Records of Radiation Tests At VA Hospitals Released

THE government reportedly conducted radiation-research experiments in at least 33 United States veterans hospitals after World War II, more than twice the number reported previously.

More than 200 experiments were conducted using substances tagged with radioactive tracers, or radioisotopes, mainly to examine the effects of radiation on the military, according to reports uncovered by the Department of Veterans Affairs, the Boston Herald reported yesterday. The report does not say whether those involved were told of the nature of the tests or whether they gave their consent.

The report said the objective of the program was to use radioisotopes for medical research, diagnostic studies, and medical-treatment studies.

The tests also aimed to train VA personnel ``to meet the varied and unique problems of atomic energy ... particularly in respect to problems associated with the study and analysis of alleged service-connected disability claims.''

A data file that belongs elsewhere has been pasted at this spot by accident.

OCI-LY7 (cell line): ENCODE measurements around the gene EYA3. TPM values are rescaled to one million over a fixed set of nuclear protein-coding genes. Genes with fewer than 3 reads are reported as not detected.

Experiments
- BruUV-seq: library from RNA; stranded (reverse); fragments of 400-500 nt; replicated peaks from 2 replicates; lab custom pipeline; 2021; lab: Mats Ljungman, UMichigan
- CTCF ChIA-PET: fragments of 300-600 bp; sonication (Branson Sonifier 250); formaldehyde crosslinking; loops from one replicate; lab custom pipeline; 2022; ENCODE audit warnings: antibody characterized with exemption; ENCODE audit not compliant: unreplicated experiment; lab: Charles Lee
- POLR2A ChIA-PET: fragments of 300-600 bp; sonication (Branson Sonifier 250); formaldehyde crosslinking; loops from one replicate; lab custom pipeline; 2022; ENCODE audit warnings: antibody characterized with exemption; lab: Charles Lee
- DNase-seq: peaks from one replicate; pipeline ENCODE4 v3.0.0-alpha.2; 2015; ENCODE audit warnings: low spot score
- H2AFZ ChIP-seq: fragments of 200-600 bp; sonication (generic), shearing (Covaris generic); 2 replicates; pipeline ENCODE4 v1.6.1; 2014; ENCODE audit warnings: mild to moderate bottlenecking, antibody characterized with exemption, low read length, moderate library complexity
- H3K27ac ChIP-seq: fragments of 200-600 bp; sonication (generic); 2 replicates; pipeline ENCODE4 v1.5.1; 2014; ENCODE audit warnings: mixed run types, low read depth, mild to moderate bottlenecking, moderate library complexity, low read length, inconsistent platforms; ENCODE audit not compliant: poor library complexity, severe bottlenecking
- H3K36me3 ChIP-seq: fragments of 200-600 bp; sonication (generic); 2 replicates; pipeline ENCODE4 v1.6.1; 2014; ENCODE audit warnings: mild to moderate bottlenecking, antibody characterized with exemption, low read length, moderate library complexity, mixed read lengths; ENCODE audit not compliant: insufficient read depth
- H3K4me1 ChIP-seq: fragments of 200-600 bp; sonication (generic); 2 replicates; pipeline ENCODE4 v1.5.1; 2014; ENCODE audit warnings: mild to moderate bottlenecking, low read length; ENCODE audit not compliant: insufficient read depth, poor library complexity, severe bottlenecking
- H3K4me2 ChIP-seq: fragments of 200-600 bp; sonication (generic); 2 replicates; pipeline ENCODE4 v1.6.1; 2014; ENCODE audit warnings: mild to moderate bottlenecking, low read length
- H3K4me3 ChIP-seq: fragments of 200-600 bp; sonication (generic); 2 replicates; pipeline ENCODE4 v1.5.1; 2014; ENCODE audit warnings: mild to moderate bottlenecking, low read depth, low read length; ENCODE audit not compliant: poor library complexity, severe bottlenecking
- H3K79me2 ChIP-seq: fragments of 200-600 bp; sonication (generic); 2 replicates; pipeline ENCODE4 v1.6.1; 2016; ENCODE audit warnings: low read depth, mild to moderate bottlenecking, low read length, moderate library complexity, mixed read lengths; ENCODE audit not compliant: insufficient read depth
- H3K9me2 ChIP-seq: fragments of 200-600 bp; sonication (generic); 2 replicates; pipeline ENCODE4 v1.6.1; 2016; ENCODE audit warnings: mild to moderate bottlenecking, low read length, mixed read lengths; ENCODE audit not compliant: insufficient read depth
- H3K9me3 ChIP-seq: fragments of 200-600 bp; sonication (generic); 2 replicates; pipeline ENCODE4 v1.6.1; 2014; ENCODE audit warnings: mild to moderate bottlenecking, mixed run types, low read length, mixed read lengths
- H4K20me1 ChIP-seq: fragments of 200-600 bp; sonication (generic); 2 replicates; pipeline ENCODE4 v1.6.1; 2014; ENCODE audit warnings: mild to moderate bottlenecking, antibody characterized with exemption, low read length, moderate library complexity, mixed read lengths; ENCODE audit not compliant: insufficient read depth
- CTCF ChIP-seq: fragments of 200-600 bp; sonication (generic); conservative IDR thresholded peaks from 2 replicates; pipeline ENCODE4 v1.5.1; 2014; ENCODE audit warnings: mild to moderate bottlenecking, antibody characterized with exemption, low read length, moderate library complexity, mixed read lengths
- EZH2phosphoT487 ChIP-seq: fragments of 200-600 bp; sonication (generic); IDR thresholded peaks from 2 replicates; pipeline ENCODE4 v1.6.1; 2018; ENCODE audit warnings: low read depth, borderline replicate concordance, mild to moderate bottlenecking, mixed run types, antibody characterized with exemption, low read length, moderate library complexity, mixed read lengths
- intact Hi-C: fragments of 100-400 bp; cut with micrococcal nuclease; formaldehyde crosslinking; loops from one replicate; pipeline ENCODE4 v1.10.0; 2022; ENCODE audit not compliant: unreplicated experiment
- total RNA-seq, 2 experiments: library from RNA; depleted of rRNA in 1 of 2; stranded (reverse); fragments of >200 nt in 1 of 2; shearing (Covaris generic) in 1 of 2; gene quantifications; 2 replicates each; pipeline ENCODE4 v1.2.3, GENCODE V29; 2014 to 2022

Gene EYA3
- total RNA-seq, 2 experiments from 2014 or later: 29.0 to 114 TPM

The report was written in 1952. Attached to it is a 1954 report saying 211 studies were being conducted at 33 VA hospitals at the end of 1953. The reports appear to show ``the trigger that started the whole testing program,'' said Rep. Joseph Kennedy II (D) of Massachusetts, a member of the Veterans Affairs Committee.

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